That's funny because my stepdad just bought Panther from macsales.com for 59 bucks thinking it was a good deal. They sent him the CD package that comes with a 15" Powerbook: manuals, restore,OS disks and all. He kind of felt shafted but it worked on his G3. I guess it's legal to do this? Anyone know?
posted by sammich at 9:43 PM on February 17, 2005


what neustile said. but when pearpc starts running faster and faster, then I'm guessing apple will start to care.

I disagree with this. I don't believe enough people will ever run OS X in PearPC for it to be that relevant. Also, consider that people running PearPC are people who are most likely already in possession of a mac (hence having OS X), or are never going to buy a Macintosh in the first place. Beyond that, you could even see using PearPC to run OS X as a "try before you buy" experience, which would entice them to purchase a Mac outright. So, I propose that PearPC is nothing but good for sales of Macintoshes, and OS X.

Also another thing to consider is that antipiracy measures cost time to implement, and time, as always, is money.
posted by angry modem at 8:24 AM on February 18, 2005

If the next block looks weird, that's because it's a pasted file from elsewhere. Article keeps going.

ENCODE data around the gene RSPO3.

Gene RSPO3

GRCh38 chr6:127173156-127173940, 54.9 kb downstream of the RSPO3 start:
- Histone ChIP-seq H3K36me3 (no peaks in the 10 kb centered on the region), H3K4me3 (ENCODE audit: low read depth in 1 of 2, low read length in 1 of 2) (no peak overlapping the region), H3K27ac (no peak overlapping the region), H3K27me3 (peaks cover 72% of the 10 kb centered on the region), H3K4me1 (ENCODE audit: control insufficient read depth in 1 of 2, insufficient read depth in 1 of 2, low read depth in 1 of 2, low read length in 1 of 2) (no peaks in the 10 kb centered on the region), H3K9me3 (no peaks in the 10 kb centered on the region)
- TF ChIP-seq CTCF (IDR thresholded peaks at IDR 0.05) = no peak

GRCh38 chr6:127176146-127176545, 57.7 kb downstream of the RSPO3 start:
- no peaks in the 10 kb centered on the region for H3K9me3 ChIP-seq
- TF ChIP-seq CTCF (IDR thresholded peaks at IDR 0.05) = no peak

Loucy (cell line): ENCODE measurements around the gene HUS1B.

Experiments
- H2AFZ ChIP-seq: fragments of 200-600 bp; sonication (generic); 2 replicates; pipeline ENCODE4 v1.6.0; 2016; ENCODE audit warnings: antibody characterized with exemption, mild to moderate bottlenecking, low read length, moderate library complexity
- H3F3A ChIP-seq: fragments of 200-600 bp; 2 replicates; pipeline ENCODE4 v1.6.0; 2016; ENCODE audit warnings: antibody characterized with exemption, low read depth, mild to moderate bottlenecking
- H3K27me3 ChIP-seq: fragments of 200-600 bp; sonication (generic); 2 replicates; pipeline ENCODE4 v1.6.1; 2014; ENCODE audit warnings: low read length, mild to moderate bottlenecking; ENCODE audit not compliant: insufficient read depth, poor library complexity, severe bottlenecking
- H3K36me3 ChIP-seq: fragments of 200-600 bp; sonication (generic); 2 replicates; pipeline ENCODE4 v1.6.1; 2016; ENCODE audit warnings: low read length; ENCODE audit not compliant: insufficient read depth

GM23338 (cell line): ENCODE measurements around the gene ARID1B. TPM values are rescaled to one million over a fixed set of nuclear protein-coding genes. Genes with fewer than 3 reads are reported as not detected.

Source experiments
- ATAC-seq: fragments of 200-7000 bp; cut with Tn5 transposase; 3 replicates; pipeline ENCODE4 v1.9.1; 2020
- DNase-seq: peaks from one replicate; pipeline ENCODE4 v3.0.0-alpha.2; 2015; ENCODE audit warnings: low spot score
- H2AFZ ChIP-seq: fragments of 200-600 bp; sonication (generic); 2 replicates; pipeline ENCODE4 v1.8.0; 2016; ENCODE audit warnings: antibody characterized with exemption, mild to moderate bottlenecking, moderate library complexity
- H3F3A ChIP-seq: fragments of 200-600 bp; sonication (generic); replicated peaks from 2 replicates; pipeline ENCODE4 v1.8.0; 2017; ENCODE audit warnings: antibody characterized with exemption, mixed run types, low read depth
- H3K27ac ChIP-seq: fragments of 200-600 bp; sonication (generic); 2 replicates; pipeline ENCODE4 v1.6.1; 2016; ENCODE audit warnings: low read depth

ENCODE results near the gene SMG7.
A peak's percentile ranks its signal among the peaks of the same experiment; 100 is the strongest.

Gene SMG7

Given all that, I'm kind of surprised they sell any OS X upgrades to Mac shops.

I wonder about this, too. I work in a company where we've got about 250-300 Macs that is, in turn, part of a larger holding company, so we've got a licensing program that entitles us to all the upgrades, but my hunch is that smaller shops generally don't upgrade major revs on the same machine.

I also wonder what the divide is between Mac and Windows, as well. A lot of non-techies I know don't ever upgrade their Windows boxes and look at me like an alien when I suggest ditching Windows 98.

And then you've got folks like PP, who are still running OS 9...
posted by mkultra at 8:28 AM on February 18, 2005


From my experience, retail OS X installers work on any machine that meets the minimum hardware requirements. The installers that ship with new computers, however, are often specific to that make and model. Retailers who sell iBook install disks are being shitty.

Apple Pro software, like Quicktime, Final Cut, and Soundtrack, will not get updates with pirated copies, or so I have been told (ahem!).
posted by mds35 at 9:10 AM on February 18, 2005


when pearpc starts running faster and faster

When PearPC starts running faster and faster, it'll be because hardware is becoming faster and faster. Emulation will always be at least an order of magnitude software than native software running on the same processor -- usually more like two.
posted by kindall at 10:29 AM on February 18, 2005


Here is a kind of esoteric idea, but for me it happens to be true. I like Apple and it's products. I don't want to cheat the company because I want them to suceeed and continue to innovate. So as a consequence I BUY the updates. And use the older versions on my other computers. Or in the case of Panther I bought a five license copy.

OTOH, I hate Mircosoft, so I if I need a copy of it's OS I steal it.
posted by CCK at 11:33 AM on February 19, 2005